We’ll never know how many people will ultimately feel the thrill of the chill in the splash-for-cash craze known as the ALS Ice Bucket Challenge. But there’s not an icicle’s chance in the Sahara to doubt that the viral social media blitz taken to backyards and ballfields across America has been a windfall for the ALS Foundation.
Former Boston College baseball player Pete Frates has been living with amyotrophic lateral sclerosis (ALS) since 2012 and is credited with launching the phenomenon where supporters pour buckets of ice and water onto themselves in order to raise awareness and cash for the disease. Frates is pictured above at Fenway Park in Boston.
Participation across the country just in the last two weeks has reached tsunami level and shows no signs of ebbing any time soon.
As of Sunday, Aug. 17, the deluge of donations had reached $13.3 million raised for the non-profit ALS Association, up considerably from the $1.6 million during the same period last year. More than 1.2 million challenge-related videos have been shared on Facebook. The ALS Association’s mission is to treat and find a cure for ALS, as well as providing care and support for those suffering from it.
Of those giving cold cash, 260,000 are new donors. Those challenged by friends on social outlets like Facebook have 24 hours to complete their own dousing, or contribute $100 to ALS. Obviously those wielding buckets are contributing financial flood as well.
There is basically no method to track how many have taken the challenge as the ether, social and otherwise, continues to be awash with individuals being doused. But the roster of the wetted is a cavalcade of sports, TV and silver screen, political and entertainment personalities, including Justin Timberlake, Martha Stewart, Michael Strahan, Mark Zuckerberg, Chris Christie, Oprah Winfrey and Ethel Kennedy. President Barack Obama passed on the challenge and said he would make a contribution.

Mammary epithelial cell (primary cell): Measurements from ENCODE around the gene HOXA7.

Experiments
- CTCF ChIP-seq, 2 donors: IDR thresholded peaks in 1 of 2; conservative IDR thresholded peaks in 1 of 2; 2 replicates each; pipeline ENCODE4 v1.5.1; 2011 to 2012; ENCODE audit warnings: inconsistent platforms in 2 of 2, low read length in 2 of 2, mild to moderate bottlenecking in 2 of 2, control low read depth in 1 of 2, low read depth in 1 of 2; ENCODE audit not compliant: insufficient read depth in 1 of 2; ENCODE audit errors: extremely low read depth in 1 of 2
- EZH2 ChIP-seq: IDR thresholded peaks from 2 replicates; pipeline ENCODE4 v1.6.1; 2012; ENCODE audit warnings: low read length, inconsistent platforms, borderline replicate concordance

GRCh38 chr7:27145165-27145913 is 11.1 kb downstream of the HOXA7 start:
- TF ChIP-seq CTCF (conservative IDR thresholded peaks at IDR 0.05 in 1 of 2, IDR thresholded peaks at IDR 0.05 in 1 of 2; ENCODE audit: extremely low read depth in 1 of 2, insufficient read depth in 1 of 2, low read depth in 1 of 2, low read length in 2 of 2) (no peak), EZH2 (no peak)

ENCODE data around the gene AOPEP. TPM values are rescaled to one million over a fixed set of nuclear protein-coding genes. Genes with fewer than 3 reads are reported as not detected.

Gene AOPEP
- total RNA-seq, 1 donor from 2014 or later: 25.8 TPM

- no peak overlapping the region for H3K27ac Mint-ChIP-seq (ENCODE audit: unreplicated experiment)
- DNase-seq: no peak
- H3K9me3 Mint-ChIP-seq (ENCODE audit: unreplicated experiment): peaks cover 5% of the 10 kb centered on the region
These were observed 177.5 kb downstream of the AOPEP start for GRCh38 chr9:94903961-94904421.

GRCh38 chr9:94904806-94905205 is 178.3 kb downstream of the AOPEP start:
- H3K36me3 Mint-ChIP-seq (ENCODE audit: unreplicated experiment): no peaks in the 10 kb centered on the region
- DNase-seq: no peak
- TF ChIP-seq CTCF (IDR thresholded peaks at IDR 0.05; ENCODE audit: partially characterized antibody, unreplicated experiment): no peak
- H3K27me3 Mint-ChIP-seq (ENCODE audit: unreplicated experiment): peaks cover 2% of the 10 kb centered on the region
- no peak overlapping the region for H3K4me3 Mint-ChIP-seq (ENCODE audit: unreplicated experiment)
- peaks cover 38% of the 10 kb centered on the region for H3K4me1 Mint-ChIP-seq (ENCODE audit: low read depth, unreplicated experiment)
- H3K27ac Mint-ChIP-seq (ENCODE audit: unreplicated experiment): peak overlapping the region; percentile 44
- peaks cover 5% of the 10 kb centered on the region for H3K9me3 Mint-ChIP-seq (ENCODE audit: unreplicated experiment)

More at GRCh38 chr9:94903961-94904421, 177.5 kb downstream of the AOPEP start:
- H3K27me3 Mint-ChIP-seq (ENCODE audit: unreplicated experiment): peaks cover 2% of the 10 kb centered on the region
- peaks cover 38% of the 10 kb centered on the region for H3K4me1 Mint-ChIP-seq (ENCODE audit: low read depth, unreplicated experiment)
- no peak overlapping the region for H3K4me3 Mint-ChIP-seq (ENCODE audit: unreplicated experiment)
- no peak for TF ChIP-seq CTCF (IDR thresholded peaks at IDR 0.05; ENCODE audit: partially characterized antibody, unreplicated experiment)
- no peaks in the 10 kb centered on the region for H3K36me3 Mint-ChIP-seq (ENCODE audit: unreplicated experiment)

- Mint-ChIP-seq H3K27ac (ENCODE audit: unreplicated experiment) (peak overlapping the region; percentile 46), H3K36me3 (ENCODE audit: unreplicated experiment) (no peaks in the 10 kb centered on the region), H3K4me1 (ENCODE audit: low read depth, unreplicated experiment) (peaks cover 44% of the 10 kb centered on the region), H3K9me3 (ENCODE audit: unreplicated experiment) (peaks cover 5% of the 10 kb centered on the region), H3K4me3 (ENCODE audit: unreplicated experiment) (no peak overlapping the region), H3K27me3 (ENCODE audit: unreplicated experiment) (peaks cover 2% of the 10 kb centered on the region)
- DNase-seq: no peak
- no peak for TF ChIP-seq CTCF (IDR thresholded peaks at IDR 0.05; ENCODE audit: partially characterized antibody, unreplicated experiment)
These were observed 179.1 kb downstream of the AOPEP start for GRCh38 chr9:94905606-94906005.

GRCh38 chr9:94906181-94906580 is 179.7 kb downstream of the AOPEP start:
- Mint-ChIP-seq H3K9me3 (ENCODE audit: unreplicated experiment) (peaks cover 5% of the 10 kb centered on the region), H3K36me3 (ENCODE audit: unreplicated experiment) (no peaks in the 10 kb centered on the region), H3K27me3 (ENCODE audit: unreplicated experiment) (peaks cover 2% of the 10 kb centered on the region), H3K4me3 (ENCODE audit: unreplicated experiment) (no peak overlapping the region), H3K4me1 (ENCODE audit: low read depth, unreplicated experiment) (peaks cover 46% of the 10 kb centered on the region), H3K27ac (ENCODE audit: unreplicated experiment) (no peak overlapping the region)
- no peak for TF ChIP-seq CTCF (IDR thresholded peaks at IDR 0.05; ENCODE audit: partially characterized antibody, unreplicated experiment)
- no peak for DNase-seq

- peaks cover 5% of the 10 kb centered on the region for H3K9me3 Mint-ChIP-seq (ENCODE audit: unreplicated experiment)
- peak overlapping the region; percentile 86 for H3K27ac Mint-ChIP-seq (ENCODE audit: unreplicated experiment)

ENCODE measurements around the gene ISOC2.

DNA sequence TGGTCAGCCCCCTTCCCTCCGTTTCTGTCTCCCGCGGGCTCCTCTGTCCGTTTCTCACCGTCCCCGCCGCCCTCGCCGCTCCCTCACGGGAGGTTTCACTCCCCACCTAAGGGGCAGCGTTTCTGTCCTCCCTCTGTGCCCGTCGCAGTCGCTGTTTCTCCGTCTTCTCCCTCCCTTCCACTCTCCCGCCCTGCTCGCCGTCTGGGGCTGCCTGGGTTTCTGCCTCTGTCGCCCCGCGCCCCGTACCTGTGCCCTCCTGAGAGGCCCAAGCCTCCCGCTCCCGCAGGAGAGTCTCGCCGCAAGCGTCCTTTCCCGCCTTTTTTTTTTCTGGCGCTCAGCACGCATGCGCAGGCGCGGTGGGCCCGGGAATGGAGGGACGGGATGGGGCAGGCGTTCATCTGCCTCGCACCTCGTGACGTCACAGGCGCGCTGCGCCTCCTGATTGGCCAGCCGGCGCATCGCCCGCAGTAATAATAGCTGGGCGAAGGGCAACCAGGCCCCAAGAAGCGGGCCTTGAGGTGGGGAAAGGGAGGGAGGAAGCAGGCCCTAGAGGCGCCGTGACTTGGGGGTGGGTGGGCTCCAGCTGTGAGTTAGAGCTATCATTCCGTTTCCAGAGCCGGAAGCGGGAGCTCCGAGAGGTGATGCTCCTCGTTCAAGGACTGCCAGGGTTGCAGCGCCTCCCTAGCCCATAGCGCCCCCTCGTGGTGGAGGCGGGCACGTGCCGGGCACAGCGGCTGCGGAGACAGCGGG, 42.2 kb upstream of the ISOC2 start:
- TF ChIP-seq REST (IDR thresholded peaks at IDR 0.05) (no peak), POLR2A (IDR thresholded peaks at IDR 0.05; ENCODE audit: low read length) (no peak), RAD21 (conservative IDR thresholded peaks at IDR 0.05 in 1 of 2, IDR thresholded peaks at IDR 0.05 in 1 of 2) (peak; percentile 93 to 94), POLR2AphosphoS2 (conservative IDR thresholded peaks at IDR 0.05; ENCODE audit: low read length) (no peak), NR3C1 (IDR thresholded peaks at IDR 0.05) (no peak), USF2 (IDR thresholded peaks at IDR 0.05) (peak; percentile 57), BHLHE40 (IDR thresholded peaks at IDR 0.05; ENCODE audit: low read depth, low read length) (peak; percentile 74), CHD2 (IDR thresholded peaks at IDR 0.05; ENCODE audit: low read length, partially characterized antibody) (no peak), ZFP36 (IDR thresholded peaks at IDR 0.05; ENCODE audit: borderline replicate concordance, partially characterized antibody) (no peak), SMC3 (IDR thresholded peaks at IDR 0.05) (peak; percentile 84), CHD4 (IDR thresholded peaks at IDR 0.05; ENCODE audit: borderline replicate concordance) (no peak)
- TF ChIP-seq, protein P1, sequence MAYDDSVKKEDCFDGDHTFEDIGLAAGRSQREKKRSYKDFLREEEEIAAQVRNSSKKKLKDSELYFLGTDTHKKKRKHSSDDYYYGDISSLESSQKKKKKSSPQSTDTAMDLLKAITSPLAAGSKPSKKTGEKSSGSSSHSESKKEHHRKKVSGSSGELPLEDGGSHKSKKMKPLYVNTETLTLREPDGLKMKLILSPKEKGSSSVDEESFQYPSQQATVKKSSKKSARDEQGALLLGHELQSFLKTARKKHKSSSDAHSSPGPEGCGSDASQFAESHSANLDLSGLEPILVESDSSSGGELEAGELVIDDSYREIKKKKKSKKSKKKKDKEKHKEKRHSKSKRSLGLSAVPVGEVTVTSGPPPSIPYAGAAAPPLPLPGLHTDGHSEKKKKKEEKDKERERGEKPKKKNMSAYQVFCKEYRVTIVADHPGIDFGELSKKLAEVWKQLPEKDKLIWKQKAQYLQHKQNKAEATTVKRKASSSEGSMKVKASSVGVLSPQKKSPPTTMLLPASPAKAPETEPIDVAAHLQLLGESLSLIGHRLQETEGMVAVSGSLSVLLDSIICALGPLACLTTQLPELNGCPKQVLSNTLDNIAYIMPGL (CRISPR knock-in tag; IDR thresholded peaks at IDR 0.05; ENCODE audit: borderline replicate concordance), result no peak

Members of the Junction Creative team joined in accepting their challenges. Director of Operations Marci Cropp made a video-selfie of her dousing, in honor of a friend dealing with ALS. Account Executive B.J. Small was drenched, as well.
As many as 30,000 Americans are living with Lou Gehrig’s Disease at any given time. Beloved professional baseball player Lou Gehrig brought ALS to the national and international forefront, when it ended his career. The disease is so often associated with Gehrig that it bears his name. It strikes worldwide between the ages of 40 and 70 most commonly. Life expectancy for those with ALS is between two and five years. It is not contagious and is responsible for nearly two deaths per hundred thousand population. It is a progressive, neurodegenerative disease, affecting nerve cells in the brain and spinal cord. As motor neurons from the brain to spinal cord to muscles die, patients in later stages of ALS become totally paralyzed.
The Ice Bucket Challenge has been the perfect blend of motivations as a project that would appeal to the masses: a worthwhile cause; compassionate enlightenment of the disease by those close to those suffering the most and, as exhibited by the challenge itself, even total strangers; an opportunity to produce unique selfies; and a theatrical curtain call for adding value to social media posts.
As with most popular movements, the challenge has its cynics and jealousies as the legion of the drenched continues to swell. Some see the rising tide as mere grandstanding. The term “slacktivism” has been attached to the effort. Slacktivism is the act of “donating” a social media post in lieu of cash; as if an individual post is of higher value than a monetary contribution.
Pete Frates may have triggered the tidal wave of cash for ALS, but the challenge actually rained funds onto other charities earlier this summer. “Today” show anchor Matt Lauer was plunged live, on-air to support a hospital in July. As well, there are Facebook posts of the challenge being accepted by supporters of the cause “Girls on the Run.”
It may be impossible to quantify the ALS Ice Bucket Challenge in terms of total social posts, buckets of water dripped, ice cubes tipped, and shivers and squeals from the shock of each personal, polar vortex. Motives themselves may continue to be challenged.
But the cold, hard-water fact is, more people know more about ALS now than ever before, and the cause is saturated with funding to do its good work.